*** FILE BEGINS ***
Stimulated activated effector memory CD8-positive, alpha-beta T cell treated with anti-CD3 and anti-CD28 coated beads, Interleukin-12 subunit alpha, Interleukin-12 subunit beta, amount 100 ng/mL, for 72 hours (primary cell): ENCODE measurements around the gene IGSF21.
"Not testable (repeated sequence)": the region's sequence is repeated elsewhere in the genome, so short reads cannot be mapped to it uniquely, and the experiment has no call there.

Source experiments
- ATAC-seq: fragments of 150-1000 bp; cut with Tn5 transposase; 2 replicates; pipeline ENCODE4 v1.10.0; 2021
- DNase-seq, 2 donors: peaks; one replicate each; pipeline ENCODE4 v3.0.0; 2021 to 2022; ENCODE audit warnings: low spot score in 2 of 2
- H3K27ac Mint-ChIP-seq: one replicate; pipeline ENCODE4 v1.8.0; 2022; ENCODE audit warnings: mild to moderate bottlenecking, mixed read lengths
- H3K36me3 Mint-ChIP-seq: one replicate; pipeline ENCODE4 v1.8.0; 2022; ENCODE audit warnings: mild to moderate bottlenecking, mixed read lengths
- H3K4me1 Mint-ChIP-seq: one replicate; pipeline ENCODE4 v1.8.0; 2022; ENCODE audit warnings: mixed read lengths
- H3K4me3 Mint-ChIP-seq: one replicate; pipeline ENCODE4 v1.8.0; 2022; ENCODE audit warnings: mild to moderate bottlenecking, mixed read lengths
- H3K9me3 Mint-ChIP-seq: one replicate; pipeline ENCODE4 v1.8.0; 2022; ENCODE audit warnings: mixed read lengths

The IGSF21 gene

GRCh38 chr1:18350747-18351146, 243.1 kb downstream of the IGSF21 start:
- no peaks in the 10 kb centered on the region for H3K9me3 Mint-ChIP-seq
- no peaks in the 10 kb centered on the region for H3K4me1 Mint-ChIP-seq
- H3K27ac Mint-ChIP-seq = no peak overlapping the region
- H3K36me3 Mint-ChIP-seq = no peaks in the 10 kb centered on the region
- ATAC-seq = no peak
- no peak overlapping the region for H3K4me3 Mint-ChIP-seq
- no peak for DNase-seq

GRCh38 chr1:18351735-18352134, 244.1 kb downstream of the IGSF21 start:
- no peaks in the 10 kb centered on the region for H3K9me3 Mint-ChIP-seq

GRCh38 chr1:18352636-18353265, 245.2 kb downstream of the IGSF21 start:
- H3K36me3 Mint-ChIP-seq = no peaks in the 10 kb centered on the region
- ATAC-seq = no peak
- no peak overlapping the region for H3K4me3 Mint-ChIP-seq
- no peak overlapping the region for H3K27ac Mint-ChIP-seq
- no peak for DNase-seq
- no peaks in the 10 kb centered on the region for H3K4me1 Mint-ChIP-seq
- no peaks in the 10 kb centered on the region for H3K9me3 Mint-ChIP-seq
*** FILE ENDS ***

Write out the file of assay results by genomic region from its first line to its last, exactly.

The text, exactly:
Stimulated activated effector memory CD8-positive, alpha-beta T cell treated with anti-CD3 and anti-CD28 coated beads, Interleukin-12 subunit alpha, Interleukin-12 subunit beta, amount 100 ng/mL, for 72 hours (primary cell): ENCODE measurements around the gene IGSF21.
"Not testable (repeated sequence)": the region's sequence is repeated elsewhere in the genome, so short reads cannot be mapped to it uniquely, and the experiment has no call there.

Source experiments
- ATAC-seq: fragments of 150-1000 bp; cut with Tn5 transposase; 2 replicates; pipeline ENCODE4 v1.10.0; 2021
- DNase-seq, 2 donors: peaks; one replicate each; pipeline ENCODE4 v3.0.0; 2021 to 2022; ENCODE audit warnings: low spot score in 2 of 2
- H3K27ac Mint-ChIP-seq: one replicate; pipeline ENCODE4 v1.8.0; 2022; ENCODE audit warnings: mild to moderate bottlenecking, mixed read lengths
- H3K36me3 Mint-ChIP-seq: one replicate; pipeline ENCODE4 v1.8.0; 2022; ENCODE audit warnings: mild to moderate bottlenecking, mixed read lengths
- H3K4me1 Mint-ChIP-seq: one replicate; pipeline ENCODE4 v1.8.0; 2022; ENCODE audit warnings: mixed read lengths
- H3K4me3 Mint-ChIP-seq: one replicate; pipeline ENCODE4 v1.8.0; 2022; ENCODE audit warnings: mild to moderate bottlenecking, mixed read lengths
- H3K9me3 Mint-ChIP-seq: one replicate; pipeline ENCODE4 v1.8.0; 2022; ENCODE audit warnings: mixed read lengths

The IGSF21 gene

GRCh38 chr1:18350747-18351146, 243.1 kb downstream of the IGSF21 start:
- no peaks in the 10 kb centered on the region for H3K9me3 Mint-ChIP-seq
- no peaks in the 10 kb centered on the region for H3K4me1 Mint-ChIP-seq
- H3K27ac Mint-ChIP-seq = no peak overlapping the region
- H3K36me3 Mint-ChIP-seq = no peaks in the 10 kb centered on the region
- ATAC-seq = no peak
- no peak overlapping the region for H3K4me3 Mint-ChIP-seq
- no peak for DNase-seq

GRCh38 chr1:18351735-18352134, 244.1 kb downstream of the IGSF21 start:
- no peaks in the 10 kb centered on the region for H3K9me3 Mint-ChIP-seq

GRCh38 chr1:18352636-18353265, 245.2 kb downstream of the IGSF21 start:
- H3K36me3 Mint-ChIP-seq = no peaks in the 10 kb centered on the region
- ATAC-seq = no peak
- no peak overlapping the region for H3K4me3 Mint-ChIP-seq
- no peak overlapping the region for H3K27ac Mint-ChIP-seq
- no peak for DNase-seq
- no peaks in the 10 kb centered on the region for H3K4me1 Mint-ChIP-seq
- no peaks in the 10 kb centered on the region for H3K9me3 Mint-ChIP-seq